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Economy in Brief

Euro Area HICP Shows Mixed Trends/EU Shows Mixed Up Priorities
by Robert Brusca  September 28, 2018

I suppose if you are German you look at this chart and see inflation ‘spiraling out of control’ as it tops the pace of 2% in a number of countries, a pace that inflation is supposed to stay below. However, a less dogmatic view on this chart shows inflation very near the 2% limit and flattening out. Beyond this chart, there is the additional possibility of watching the core inflation rate, where for the EMU, the pace is at a very moderate 1.1% and has been 1% or 1.1% over 12 months, three months and six months. Twelve months ago it was ‘higher’ at 1.2%. Core inflation has been very well-behaved and stable. While the Bundesbank never acknowledged a core inflation target or surrogate target as a fall back, the ECB under Mario Draghi has emphasized the core especially during a period when oil prices have been rising steadily driving headline inflation higher due to one-off forces.

Core inflation...not rotten to the core
German ex-energy inflation continues to cruise below the 2% mark in the 1.7% to 1.8% range while Italy’s core rate has died in its sleep and is dead flat over three months while it is rising by only 0.7% over 12 months.

Pressures build...but
The inflation progressions show that German and French inflation is accelerating from 12-months to six-months to three-months. Both Italy and Spain show some headline acceleration from 12-months to six-months then deceleration from six-months to three-months. Spain’s three-month pace is below its 12-month pace. That is not the case for Italy, but its core is flat and tranquil especially over three months. The earlier ‘headline’ numeric citations were for inflation distorted by rising oil prices. How disturbing is that really? Should policy move for that?

Inflation risks boil...over?
If you are a staunch inflation targeter, I can see things in this report that might disturb you. Inflation is over its upper limit and it is accelerating over three months for a number of members but not for the EMU overall. The pace over three months for all of the EMU still is more than one half of one percentage point too-high. But such things are always looked at as background pressure indicators; central bankers focus on the more stable year-over-year trends. On that ground, the EMU overall inflation pace is just barely excessive while the German, French and Spanish inflation rates all are too high. Italy has plenty of breathing room still. Worry-warts can worry, but what’s the point?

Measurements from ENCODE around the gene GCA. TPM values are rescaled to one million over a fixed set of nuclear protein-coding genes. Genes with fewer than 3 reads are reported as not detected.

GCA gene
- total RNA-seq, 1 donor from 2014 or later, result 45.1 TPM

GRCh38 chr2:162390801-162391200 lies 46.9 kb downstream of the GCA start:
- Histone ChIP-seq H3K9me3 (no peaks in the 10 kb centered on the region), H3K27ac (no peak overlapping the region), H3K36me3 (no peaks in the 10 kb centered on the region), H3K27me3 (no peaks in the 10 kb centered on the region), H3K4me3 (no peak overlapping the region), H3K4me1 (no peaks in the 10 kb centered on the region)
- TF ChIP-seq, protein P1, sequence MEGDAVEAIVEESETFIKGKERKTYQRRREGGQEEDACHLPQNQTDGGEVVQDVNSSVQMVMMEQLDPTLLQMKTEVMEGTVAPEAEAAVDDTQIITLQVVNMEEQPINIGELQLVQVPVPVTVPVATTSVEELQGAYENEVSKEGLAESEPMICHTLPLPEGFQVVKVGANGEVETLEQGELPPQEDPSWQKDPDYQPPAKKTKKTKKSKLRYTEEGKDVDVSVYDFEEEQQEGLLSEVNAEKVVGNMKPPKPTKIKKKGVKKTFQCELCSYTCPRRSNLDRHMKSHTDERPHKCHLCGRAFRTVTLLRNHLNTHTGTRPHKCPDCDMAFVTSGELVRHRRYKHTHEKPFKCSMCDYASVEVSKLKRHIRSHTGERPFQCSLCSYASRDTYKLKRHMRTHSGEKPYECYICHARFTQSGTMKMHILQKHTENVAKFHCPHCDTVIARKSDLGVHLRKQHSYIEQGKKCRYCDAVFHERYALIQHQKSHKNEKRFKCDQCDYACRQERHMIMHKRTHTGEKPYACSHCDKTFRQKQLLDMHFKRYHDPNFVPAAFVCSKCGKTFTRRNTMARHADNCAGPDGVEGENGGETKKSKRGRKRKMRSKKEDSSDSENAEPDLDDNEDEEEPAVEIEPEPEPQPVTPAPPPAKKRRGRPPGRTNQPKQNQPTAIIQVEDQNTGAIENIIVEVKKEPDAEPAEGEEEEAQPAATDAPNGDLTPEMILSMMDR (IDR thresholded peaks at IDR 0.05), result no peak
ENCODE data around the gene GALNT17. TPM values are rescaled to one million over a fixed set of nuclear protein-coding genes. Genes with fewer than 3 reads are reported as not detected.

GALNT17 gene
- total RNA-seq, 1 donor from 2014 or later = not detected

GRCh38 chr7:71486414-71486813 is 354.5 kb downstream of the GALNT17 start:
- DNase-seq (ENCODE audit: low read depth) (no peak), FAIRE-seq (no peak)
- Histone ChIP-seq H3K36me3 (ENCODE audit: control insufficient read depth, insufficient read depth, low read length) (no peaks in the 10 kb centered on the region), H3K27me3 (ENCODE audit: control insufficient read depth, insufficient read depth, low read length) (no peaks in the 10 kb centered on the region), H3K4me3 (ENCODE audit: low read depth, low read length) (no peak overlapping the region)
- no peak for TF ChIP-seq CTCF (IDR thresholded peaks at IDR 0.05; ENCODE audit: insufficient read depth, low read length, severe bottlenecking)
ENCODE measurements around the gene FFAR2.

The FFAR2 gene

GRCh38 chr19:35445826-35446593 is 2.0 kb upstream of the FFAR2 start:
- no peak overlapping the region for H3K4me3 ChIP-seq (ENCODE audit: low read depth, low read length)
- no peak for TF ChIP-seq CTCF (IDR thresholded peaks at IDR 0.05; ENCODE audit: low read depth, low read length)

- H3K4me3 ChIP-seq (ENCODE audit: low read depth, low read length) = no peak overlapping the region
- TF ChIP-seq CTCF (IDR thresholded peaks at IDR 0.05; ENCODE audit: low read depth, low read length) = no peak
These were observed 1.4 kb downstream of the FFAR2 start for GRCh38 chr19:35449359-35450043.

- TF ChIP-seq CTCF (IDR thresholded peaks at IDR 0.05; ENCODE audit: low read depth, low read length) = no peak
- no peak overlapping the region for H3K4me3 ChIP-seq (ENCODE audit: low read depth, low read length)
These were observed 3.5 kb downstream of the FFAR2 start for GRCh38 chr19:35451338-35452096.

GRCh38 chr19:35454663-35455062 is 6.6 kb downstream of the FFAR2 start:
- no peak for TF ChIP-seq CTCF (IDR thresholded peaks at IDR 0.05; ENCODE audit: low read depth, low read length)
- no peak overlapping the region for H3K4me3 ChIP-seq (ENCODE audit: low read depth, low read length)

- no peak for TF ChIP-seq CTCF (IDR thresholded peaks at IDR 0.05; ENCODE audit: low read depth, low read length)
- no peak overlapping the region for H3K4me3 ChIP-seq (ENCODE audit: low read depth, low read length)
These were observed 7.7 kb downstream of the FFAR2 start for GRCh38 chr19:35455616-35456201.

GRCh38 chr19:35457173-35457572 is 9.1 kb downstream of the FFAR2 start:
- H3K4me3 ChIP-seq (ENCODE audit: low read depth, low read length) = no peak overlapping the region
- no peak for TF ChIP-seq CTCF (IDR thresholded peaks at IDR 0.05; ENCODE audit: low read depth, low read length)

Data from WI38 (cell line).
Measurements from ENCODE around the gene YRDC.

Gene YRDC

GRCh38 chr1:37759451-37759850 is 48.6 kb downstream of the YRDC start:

ECB policy
The ECB is not going to change its focus or method overnight. Under Mario Draghi, the performance of the core has been elevated especially when the core and headline have a large gap and oil prices have fed that gap - and that is still the case. But some in the EMU are looking to make the case to end the special stimulus and the ECB itself has adopted a plan to begin its exit. Still, the data and trends raise all kinds of questions on both sides.

One interesting question is how the Italian inflation undershoot and how Italy’s dramatic under performance of growth relates to Italy’s budget restrictions. The EU Commission, after being very lax about budget rules, really came down hard in this cycle and subjected a number of EU members to austerity rules to get their budgets back in shape. While this procedure has reduced inflation around the euro area and has made all members either inflation complaint for the past few years or every close to it, an ancillary fact is that this has been done at the cost of growth, and in some places, like Greece and Italy, the cost has been extremely high. Chemotherapy in medicine is very uncomfortable and patients suffer under its application. It is not supposed to kill the patient, but some do not survive the procedure. A procedure that the patient does not survive is not a good one. And in the case of Italy, while the country has survived, its real GDP has been for a decade below its pre-crisis peak. And that is a very high price to pay to reduce the inflation rate. It is fair to ask if that was a ‘cure’ or a new disease?

The Italians jobbed...